We evaluated this concept by comparing the in silico restriction maps of Yersinia pestis CO-92 and KIM strains and S. flexneri 2a 2457T versus Escherichia coli K-12 (9, 14, 30, 37). The map alignments used the procedures described in Materials and Methods, and restriction sites were grouped according to coding versus noncoding loci (Table (Table1).1). With Y. pestis CO-92 as the reference genome versus KIM, the extent of map homology ranged from 2.31 to 4.23 Mb or from 49.7 to 90.0% for the listed restriction enzymes (edited for optical mapping use). Enzymes that cleave too frequently produce an excessive number of small (<500 bp) fragments that are not reliably detected by optical mapping, and that is why these enzymes were not included in this analysis. The same analysis for S. flexneri 2a 2457T and E. coli K-12 (the reference strain) showed map homologies ranging from 1.37 to 2.17 Mb or 29.7 to 47.1%.

TABLE 1.
Homologous regions identified by map comparison with different restriction enzymes and distributions of the restriction sites in coding ORF regions

Evaluation of optical mapping errors in comparative analysis.

Since optical maps are accurate but omit map information that is <500 bp in size and show sizing errors of ca. 2 to 5%, it is important to consider how such errors may affect map comparison results across strains. Although we have software (unpublished) that simulates errors common to optical mapping, we chose to use a previously published PvuII optical map of Y. pestis KIM (41) to directly evaluate comparison results against an in silico map derived from sequence data; Y. pestis CO-92 was used as the reference strain for both types of comparisons. The purely in silico comparisons between both Y. pestis strains showed 21 conserved map segments ranging from 15.79 to 639.64 kb, 9 of which were inversions and translocations, whereas 12 were solely translocations. The combined size of the homologous regions was 4.23 Mb, with significant rearrangements apparent (data not shown). There were also six large map segments that did not align since they were composed of ≤3 restriction fragments that cannot be confidently aligned. The optical versus in silico PvuII map comparison (Fig. (Fig.3A)3A) produced the same alignments but, as expected, differed slightly in the degree of homology (2.12%) due to optical mapping sizing errors.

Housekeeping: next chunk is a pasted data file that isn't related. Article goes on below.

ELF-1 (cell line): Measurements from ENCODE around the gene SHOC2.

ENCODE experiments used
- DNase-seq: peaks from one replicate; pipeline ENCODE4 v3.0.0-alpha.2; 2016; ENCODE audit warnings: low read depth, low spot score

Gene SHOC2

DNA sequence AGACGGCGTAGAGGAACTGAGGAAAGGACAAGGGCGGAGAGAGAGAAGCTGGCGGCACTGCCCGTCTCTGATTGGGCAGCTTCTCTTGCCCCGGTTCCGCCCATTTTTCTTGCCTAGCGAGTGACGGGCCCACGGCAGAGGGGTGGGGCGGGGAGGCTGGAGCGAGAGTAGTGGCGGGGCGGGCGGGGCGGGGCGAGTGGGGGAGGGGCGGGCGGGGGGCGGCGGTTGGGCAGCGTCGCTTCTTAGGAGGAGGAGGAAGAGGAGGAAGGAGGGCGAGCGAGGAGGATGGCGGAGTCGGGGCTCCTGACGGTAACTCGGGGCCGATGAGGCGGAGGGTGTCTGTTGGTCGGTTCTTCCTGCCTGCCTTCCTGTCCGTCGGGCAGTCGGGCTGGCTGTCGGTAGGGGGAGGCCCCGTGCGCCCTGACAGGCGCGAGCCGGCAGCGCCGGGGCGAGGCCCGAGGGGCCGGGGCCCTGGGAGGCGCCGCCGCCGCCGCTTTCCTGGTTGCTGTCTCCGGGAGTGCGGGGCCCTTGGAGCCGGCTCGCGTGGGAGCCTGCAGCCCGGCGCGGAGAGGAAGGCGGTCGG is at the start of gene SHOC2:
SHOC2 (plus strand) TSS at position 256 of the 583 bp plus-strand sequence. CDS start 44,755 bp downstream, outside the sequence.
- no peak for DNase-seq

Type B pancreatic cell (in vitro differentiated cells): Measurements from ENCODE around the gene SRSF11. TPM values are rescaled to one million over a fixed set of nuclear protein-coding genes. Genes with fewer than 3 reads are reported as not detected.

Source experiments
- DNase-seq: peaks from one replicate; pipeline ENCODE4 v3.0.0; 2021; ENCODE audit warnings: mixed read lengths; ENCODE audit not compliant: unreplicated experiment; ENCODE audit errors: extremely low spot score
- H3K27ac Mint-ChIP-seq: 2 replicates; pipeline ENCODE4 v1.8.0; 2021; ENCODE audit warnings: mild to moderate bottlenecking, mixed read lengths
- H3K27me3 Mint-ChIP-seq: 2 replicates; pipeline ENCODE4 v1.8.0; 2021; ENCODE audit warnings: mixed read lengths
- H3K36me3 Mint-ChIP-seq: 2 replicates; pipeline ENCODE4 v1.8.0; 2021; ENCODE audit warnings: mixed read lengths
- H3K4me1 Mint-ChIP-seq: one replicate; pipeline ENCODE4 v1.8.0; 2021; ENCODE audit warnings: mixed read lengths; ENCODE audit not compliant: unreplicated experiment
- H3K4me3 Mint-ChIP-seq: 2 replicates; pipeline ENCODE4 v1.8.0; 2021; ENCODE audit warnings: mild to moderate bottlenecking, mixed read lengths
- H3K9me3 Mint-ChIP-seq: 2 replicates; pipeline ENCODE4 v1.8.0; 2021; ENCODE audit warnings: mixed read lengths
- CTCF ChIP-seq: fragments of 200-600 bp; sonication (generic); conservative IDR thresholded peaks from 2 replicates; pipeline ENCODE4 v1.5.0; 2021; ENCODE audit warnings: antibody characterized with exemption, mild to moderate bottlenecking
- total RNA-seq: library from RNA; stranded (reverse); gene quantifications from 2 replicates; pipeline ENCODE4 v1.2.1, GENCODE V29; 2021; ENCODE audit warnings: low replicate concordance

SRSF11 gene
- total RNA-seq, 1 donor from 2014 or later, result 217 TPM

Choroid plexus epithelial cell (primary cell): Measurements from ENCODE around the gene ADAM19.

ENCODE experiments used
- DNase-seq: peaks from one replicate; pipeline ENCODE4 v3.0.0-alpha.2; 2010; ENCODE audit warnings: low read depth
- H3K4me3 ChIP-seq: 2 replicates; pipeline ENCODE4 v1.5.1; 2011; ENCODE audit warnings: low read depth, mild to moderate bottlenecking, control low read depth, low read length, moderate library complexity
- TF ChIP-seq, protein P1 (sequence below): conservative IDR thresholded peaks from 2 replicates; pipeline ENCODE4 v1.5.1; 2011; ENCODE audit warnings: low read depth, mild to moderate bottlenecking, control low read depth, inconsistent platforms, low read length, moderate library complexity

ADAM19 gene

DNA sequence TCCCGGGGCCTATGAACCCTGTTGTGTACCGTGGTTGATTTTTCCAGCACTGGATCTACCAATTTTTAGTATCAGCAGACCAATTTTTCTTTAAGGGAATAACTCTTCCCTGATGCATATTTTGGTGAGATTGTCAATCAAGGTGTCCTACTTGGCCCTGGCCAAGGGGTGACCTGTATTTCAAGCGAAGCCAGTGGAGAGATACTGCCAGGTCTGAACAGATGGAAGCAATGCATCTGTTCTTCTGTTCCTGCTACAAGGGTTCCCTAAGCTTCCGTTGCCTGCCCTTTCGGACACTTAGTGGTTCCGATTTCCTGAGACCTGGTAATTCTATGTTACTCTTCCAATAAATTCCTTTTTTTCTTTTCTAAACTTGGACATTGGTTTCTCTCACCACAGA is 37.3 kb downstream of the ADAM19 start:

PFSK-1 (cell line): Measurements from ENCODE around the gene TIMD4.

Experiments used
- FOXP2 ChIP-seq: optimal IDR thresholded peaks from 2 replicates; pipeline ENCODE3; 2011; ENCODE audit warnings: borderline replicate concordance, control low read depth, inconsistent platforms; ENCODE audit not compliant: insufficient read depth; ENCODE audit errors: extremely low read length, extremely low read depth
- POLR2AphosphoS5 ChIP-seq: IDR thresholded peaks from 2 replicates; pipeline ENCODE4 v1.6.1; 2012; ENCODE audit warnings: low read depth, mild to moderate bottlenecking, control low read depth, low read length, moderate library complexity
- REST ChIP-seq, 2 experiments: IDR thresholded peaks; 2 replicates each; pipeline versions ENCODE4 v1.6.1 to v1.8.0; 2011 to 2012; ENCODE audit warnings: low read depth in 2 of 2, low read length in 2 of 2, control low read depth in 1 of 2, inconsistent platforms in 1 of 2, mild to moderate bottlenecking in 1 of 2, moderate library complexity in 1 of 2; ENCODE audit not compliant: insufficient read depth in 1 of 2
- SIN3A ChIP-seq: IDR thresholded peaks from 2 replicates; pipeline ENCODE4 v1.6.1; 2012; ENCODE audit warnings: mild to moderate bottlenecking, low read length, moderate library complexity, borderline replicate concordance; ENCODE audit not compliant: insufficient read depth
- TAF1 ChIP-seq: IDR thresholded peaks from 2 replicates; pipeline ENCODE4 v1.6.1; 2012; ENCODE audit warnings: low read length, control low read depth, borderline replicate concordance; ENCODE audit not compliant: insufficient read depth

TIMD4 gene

FIG. 3.
Strain comparisons via maps. Map comparisons were performed as described in Materials and Methods. Multicolored tracks represent restriction maps, with each colored bar showing the length of a restriction fragment. Green arrows point to the reference ...

Comparison between S. flexneri serotypes Y and 2a.

Since S. flexneri serotype Y (AMC[328Y]) has not been sequenced, we constructed a BamHI optical map for comparison (see Materials and Methods) to the sequenced strains 301 and 2457T. BamHI was selected to maximize homology based on the analysis of the enzyme choice effect on map comparison. A whole-genome BamHI optical map was generated by aligning 217 of 246 collected single DNA molecular maps (see Materials and Methods) with a total mass of 158.87 Mb, which is ca. 35 times the coverage based on the optically estimated genome size of 4.53 Mb for AMC[328Y] strain (Fig. (Fig.4).4). The comparisons showed a high degree of congruency between the AMC[328Y] optical map and the 301 in silico map from genome sequence (19) (Fig. (Fig.3B);3B); however, there were 14 regions that displayed differences either in fragment size, restriction sites, or missing fragments. Some of these differences are shown in Fig. Fig.5.5. In contrast, the purely in silico comparisons between 2457T and 301 showed more striking differences with seven homologous map segments and two inversions identified between these two strains, totaling 4.52 Mb or 98% of the reference genome size (301 genome). Local differences are presented in Fig. Fig.55.